Just arrived in Kabul! Weird how familiar Kabul feels from last January. Weirder still is that there is a sewing machine in the room at the guest house.
The air quality is strikingly poor and quite suffocating.
Saw Elham and Milad the two best pianists at the school. They came to school even though it was a weekend! Weekends here are Thursday and Friday. The week runs Saturday through Wednesday.
Click on the pictures to view in a larger size.
Please leave a comment!
KABUL Dec. 2010/Jan 2011
In December of 2010, I was invited to visit the Afghanistan National Institute of Music’s winter academy in Kabul, Afghanistan. My good friends violinist William Harvey and cellist Robin Ryczek work at the school and they were responsible for inviting me to Kabul. ANIM secured funding from the US Embassy there.
The school itself is an inspiration. Bustling with energy and activity. Had a few moments to sit down with Dr. Ahmed Sarmast, the director of the school. The resulting interview is here. There are two things he said that stand out in my mind. One is the report he cited from the World Bank that “[one] can’t have economic development or political stability without also having cultural development.” Another is the story about starting the school. Dr. Sarmast had travelled to Australia to visit foundations to request funding to start the school. Without success he returned to Kabul. On the plane ride back, during one of the connections, he was chatting with some people at an airport and mentioned the purpose of his trip. They said “you should submit a proposal to us.” It turned out they were from the World Bank and they gave $2 million to start the school. Hear Dr. Sarmast tell the story and many others in his own words.
Half the students in the school are orphaned or homeless children. The school pays the families the equivalent of $30/month, the amount they would make selling chewing gum or something like that on the streets. The other half of the students were previously students in another art school that did not have a music program.
Meet Milad who had many works by Chopin and Bach on his cell phone and asked me to play them for him:
They teach rock music at the school as well. Here’s a video of myself jamming with two students:
Beautiful rugs and scarves in Kabul.
Also was introduced to a dish called Kaboli Palou. Here’s a recipe.
Here is a piece by AlJazeera about the school:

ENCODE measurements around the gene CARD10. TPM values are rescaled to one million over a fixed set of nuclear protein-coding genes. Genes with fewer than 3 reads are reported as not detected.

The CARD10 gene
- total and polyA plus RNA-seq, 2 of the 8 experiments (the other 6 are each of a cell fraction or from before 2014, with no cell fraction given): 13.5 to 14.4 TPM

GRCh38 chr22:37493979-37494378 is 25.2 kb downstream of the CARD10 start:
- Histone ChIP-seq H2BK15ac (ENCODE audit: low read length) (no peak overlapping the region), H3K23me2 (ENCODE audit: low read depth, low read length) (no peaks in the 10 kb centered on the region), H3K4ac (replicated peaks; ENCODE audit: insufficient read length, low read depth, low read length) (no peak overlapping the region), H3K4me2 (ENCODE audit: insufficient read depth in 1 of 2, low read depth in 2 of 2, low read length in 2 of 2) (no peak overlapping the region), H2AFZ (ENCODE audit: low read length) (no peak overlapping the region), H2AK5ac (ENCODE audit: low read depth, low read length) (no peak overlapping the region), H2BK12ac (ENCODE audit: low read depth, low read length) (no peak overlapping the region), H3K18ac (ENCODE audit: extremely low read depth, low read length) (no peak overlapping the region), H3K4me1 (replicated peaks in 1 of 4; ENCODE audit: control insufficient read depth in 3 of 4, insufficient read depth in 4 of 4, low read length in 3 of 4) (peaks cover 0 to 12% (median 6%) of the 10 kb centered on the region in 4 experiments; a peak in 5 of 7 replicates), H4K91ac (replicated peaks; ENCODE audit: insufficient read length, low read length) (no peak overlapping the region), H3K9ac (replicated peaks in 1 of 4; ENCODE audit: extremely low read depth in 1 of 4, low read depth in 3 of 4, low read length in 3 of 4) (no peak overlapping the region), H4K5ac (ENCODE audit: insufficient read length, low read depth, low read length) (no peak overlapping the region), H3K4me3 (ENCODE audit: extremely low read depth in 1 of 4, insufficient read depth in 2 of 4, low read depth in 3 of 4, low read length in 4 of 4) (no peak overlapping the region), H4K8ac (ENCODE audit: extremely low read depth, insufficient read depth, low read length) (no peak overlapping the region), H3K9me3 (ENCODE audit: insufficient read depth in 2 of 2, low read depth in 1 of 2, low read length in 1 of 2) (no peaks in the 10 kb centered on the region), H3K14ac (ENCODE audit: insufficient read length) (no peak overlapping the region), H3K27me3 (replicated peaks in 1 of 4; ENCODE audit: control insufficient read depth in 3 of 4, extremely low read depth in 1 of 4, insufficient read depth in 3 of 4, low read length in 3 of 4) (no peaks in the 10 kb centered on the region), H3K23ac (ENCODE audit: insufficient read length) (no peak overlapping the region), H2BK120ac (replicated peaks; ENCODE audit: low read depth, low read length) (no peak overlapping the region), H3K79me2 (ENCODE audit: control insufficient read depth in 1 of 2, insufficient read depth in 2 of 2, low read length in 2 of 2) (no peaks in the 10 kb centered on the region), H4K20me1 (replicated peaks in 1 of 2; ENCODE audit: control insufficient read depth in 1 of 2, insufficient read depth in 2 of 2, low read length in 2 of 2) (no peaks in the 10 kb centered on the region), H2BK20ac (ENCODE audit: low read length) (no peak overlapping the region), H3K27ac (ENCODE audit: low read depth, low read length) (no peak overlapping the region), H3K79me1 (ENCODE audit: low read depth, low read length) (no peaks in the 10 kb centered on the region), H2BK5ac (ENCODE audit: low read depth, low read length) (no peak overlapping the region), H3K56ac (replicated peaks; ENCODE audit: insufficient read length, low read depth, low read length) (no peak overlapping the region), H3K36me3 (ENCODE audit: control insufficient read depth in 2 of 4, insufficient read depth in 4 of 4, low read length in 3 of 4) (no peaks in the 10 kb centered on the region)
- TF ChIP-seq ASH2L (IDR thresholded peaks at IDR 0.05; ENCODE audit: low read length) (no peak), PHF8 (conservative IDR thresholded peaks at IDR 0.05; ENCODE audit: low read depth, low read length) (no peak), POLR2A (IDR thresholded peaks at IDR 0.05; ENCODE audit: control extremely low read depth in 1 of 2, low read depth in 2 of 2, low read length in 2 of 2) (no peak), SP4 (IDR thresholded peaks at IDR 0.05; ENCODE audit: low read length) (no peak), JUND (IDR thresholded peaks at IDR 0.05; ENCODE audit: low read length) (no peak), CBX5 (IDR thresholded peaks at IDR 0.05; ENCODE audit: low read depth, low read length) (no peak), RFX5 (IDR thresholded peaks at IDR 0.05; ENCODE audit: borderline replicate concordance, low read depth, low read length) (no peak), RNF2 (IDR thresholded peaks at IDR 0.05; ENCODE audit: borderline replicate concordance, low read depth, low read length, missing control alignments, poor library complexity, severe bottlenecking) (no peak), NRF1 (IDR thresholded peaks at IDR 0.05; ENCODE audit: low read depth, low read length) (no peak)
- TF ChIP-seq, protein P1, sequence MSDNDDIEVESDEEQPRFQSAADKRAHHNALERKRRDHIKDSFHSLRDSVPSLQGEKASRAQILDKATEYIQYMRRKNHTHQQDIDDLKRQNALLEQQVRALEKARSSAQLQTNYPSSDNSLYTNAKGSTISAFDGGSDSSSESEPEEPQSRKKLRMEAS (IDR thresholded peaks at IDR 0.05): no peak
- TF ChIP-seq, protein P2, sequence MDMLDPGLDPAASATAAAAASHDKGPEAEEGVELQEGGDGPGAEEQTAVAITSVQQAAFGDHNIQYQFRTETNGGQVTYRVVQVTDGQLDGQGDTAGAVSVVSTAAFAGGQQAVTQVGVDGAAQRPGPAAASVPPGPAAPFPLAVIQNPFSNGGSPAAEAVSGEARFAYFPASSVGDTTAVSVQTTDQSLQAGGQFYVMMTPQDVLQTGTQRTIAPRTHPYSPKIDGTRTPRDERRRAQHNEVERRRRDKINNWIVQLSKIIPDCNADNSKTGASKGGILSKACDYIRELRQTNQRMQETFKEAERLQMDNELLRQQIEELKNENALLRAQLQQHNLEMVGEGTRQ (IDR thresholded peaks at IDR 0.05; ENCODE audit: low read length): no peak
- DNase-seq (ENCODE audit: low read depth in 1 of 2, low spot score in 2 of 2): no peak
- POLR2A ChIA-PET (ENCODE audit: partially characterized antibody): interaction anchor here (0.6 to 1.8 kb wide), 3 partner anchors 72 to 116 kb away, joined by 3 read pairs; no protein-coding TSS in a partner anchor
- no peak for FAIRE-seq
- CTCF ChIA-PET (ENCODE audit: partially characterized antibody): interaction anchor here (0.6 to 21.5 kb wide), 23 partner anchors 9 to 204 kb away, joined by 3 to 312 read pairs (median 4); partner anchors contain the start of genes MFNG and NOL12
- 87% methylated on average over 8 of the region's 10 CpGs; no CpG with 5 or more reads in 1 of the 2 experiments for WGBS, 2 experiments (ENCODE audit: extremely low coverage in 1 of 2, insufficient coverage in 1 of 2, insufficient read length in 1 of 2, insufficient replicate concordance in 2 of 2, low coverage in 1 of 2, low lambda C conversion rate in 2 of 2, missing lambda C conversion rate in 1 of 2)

And here are some impressions of the city and the school at the time:
“old Kabul is where we went…there are 4 million people in the city built for 100,000. estimated 1,000,000 street kids. people flooding the streets, bicycles and fruit sellers..dust and trash everywhere, so many buildings that are destroyed or partially destroyed amidst swarms of small shops on tiny rock streets. no trees to speak of. all destroyed by an effort to eliminate guerrilla warfare I’m told..women in burkas…full covering not just head scarves…there has been no rain and no snow…so it smells like burning feces everywhere. air quality is obviously horrific. lots of traffic. river is really quite disgusting. houses built up on the mountains…check points everywhere…guards with guns everywhere. haven’t seen any military people yet. i know there are various infrastructure projects to try to regenerate the trees and create schools for kids etc. but the corruption and cronyism here, I’m told, means that certain things will be destroyed purposely just to give to work to various people which slows everything down. the mayor is super active apparently and has paved many of the streets…so many of the roads are decently paved. Dr. Sarmast, the head of the school, has a high social standing here…his father was a famous trumpet player. He started the school on his own though, btw, and has most of his big support from the world bank ($2 million donation that was a result of a proposal he made) and the germans…the goethe institute and the embassy (donations in the hundreds of thousands). He has told me many stories about political moves he has had to make to secure the relative fiscal autonomy of the school As a result the book keeping at the school is impeccable because it needs to be able to withstand constant scrutiny. Most of the donations are done only on this basis though. Dr. Sarmast is Afghan, from Kabul. I’m going to interview him. The workers at the school are all Afghan and all the furniture, whenever possible, is Afghan. The architect was Afghan, and the the new concert hall designed by an Afghan, being built by end of next year. There is a lot of international support. I’m working with a few others to have some pianos donated to the school.. Sarmast told me the US embassy will possibly take care of transport…military transport. That is the only way, right now to ship things. The germans used a military plane to get the instrument donations. By the way, the school teaches western and afghan musical traditions. They are hiring this guitar and rubab player to create a method book for afghan. He is a guest artist here now too…from one of the most respected Afghan musical families. Khaled Arman. His father Hossein Arman, was apparently a major force in the Afghan musical revival in the 60s…don’t know much about that or him…but he was at the last concert….my favorite quote from a student ‘music and sadness creates happiness’ ”
PLEASE LEAVE A COMMENT BELOW AND LET ME KNOW WHAT YOU THINK!